Tuesday, June 26, 2001

The day of reckoning for fifth-graders at Cook Elementary School came quietly yesterday – with a telephone call home from Principal Pam Pelc.

Nine children at Cook failed the first two rounds of reading tests this year and went on to summer school and the final round of testing this past Friday.
And now it was up to Pelc to decide whether children who failed this final round would repeat the fifth grade or move on to middle school.

This is the first year of the state’s Gateway program, which requires fifth-graders to pass reading and math tests to get promoted to middle school.

Pelc started the morning with a class roster and folders for nine children. Four cases were clear-cut. The scores were close enough to passing to qualify for an automatic waiver. Pelc likes that. She believes in testing, but she knows too that scoring is a matter of statistics and statistics can lie.

Hoping to promote

That left five. The first was an easy call too – a girl who showed enough improvement from last year to qualify for an automatic state waiver. She would get promoted.

Pelc reviewed remaining folders, looking for evidence she could use to make a case for promotion to an appeals committee that will meet next month.

She looked for passing math scores. Last year’s writing tests. Report cards and teacher comments. And she paid careful attention to any records that dealt with a learning disability. “Are we going to punish every exceptional child because they can’t meet the grade-level standard?” she asked.

Critics will say that the state’s tough standards are all for show, and that the exceptions Pelc made make standards meaningless. The state certainly didn’t help its case for accountability this year when it lowered the bar for passing the math portion of the year-end test all the way down to 25 percent.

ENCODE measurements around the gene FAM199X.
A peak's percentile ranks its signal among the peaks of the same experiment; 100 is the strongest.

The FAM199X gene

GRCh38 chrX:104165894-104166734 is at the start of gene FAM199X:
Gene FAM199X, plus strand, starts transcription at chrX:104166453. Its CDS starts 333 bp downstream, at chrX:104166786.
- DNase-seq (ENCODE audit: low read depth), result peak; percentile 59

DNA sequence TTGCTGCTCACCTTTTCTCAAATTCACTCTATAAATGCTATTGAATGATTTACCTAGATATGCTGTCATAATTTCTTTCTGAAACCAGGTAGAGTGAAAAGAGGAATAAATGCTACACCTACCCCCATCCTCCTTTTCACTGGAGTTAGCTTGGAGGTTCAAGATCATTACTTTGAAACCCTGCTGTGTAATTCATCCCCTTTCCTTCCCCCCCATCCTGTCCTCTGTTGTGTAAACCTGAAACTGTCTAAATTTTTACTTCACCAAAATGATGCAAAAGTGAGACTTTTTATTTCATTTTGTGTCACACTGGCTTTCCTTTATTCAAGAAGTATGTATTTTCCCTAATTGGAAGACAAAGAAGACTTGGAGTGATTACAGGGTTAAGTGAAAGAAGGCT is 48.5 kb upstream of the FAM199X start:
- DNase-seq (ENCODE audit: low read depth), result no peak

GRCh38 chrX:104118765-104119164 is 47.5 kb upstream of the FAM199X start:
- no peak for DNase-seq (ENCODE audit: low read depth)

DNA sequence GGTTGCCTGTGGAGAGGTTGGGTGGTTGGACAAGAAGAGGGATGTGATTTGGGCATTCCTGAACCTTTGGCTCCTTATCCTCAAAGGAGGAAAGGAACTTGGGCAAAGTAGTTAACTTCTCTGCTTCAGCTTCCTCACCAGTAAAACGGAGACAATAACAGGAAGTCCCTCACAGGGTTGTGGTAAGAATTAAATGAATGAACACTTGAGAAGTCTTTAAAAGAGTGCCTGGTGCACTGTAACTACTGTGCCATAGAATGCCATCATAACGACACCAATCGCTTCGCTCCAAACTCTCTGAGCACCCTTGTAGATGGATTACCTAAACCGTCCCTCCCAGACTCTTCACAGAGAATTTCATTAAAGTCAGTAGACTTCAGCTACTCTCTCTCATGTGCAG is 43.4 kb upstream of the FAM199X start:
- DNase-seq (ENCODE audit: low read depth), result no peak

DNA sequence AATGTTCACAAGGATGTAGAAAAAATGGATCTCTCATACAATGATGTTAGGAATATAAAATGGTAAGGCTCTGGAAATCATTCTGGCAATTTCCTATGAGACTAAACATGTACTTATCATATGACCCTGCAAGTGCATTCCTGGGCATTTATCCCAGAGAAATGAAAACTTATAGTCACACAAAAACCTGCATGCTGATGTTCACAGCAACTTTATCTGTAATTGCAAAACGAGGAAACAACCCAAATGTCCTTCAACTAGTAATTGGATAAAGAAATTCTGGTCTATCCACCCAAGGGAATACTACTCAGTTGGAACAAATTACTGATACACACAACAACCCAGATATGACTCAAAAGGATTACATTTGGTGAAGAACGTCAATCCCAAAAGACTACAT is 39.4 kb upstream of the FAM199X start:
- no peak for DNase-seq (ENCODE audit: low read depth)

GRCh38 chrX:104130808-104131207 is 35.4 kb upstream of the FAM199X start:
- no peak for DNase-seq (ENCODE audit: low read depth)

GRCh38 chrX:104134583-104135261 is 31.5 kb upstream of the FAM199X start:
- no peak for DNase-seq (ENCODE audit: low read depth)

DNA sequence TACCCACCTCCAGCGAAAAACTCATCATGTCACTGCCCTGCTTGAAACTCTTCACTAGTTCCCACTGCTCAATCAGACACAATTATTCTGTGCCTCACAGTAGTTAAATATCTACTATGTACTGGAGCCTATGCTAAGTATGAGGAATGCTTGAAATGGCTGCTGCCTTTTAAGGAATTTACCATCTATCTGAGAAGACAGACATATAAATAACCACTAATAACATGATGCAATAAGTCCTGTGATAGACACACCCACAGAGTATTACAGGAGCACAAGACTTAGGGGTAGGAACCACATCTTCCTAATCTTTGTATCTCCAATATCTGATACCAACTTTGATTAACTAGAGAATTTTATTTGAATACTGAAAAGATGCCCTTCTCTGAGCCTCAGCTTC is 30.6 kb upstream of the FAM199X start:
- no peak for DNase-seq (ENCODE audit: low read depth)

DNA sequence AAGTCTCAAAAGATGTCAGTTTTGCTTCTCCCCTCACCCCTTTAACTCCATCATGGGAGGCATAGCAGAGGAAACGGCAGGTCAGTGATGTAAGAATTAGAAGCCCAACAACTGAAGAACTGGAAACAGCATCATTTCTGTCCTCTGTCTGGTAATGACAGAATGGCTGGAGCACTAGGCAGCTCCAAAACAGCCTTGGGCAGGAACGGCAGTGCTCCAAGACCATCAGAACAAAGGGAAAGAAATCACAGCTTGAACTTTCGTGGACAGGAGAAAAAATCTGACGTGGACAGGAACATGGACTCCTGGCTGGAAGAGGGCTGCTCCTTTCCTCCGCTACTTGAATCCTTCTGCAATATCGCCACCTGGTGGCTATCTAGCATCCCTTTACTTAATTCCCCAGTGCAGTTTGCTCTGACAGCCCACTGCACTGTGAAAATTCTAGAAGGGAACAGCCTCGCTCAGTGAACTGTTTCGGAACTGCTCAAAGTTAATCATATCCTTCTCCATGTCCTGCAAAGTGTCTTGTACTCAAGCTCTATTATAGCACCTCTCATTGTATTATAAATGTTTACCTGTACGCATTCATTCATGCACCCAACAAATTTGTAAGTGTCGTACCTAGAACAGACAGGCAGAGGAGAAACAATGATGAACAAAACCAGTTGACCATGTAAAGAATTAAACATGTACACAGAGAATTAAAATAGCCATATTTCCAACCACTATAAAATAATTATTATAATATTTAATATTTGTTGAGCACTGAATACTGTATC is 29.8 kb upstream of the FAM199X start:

Despite these flaws, Pelc says that the accountability program has focused her teachers on the basics. It’s gotten her school extra money for tutoring. And that’s been good for her students. “We don’t spend a lot of time preparing for PTA programs. We don’t go on a bundle of field trips,” Pelc said. “But to me it’s more critical that children learn to read and write and do math.”

Extra money, teachers

By any measure Cook is a poor school. Most of its students qualify for free and reduced-price lunches. In school lingo that makes it an “equity plus school.” Translated, that means the school gets extra money for extra teachers.

At the beginning of the year, only nine out of 34 fifth-graders had scored well enough on the fourth-grade year-end tests to be confident of passing the fifth-grade test. The rest needed extra help. And they got it with after-school tutoring. When Pelc looks at her class roster now, she sees lots of little miracles. On the first round of testing, 20 children passed. Four more passed on the second try. And now after the third round five more did well enough to get promoted automatically.

One boy’s mother asked to have him held back. She didn’t think he was ready for middle school. Pelc agreed. By the end of the morning Pelc decided to appeal three cases. There was only one child whom she felt needed another year of fifth grade.

“So unless the parent wants to appeal, he will be retained,” she said, frowning. “This child is weak in reading, in math and writing. To me it’s a child like this that the Gateway is all about. He’s not showing he’s prepared to go to middle school.

“I feel kind of badly. You hate to see a child retained. But you have to do what’s right.”